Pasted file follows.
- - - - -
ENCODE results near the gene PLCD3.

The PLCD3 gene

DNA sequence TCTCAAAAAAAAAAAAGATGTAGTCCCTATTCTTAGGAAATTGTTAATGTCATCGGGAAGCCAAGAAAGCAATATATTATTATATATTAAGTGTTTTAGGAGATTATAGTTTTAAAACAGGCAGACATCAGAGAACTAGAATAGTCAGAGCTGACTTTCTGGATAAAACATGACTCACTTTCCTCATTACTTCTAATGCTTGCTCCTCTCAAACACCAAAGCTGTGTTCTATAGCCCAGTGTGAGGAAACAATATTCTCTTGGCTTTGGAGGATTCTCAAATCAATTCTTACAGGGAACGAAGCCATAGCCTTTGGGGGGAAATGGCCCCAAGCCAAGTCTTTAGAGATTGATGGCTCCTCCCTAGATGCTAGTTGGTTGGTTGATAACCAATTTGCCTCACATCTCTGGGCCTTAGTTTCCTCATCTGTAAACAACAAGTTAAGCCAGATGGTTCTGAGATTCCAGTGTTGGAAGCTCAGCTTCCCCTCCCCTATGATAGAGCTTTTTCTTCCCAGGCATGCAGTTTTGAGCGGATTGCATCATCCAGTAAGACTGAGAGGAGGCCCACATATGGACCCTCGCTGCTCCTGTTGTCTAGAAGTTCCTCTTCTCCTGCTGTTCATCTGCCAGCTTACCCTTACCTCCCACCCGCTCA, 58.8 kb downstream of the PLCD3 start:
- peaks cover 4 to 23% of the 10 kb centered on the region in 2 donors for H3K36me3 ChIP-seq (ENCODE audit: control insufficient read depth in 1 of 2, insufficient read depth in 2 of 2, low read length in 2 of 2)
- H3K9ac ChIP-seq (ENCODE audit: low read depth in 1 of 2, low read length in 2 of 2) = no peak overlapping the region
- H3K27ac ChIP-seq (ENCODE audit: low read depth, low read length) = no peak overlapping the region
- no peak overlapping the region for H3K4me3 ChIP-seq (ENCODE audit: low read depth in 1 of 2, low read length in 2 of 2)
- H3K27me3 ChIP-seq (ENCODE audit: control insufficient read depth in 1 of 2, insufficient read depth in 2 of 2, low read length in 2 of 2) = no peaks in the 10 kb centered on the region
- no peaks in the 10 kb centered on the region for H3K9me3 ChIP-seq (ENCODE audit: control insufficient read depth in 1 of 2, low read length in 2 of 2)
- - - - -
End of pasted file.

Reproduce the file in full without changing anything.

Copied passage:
ENCODE results near the gene PLCD3.

The PLCD3 gene

DNA sequence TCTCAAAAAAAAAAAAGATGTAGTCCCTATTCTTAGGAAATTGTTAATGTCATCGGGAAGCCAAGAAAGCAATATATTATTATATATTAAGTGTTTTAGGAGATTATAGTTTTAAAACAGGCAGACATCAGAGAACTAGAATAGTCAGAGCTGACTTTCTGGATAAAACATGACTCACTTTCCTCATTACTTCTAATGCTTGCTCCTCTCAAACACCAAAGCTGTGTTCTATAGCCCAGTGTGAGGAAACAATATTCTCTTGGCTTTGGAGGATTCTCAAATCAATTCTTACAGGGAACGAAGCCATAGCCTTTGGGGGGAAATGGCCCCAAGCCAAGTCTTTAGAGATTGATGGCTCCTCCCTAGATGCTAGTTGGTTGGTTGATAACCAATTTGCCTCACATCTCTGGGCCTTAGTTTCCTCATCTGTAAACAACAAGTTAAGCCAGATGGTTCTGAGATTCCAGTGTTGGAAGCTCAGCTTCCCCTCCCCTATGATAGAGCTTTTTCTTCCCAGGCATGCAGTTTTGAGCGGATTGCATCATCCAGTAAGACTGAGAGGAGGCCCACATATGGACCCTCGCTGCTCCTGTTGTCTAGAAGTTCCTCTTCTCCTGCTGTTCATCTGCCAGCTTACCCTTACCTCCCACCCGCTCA, 58.8 kb downstream of the PLCD3 start:
- peaks cover 4 to 23% of the 10 kb centered on the region in 2 donors for H3K36me3 ChIP-seq (ENCODE audit: control insufficient read depth in 1 of 2, insufficient read depth in 2 of 2, low read length in 2 of 2)
- H3K9ac ChIP-seq (ENCODE audit: low read depth in 1 of 2, low read length in 2 of 2) = no peak overlapping the region
- H3K27ac ChIP-seq (ENCODE audit: low read depth, low read length) = no peak overlapping the region
- no peak overlapping the region for H3K4me3 ChIP-seq (ENCODE audit: low read depth in 1 of 2, low read length in 2 of 2)
- H3K27me3 ChIP-seq (ENCODE audit: control insufficient read depth in 1 of 2, insufficient read depth in 2 of 2, low read length in 2 of 2) = no peaks in the 10 kb centered on the region
- no peaks in the 10 kb centered on the region for H3K9me3 ChIP-seq (ENCODE audit: control insufficient read depth in 1 of 2, low read length in 2 of 2)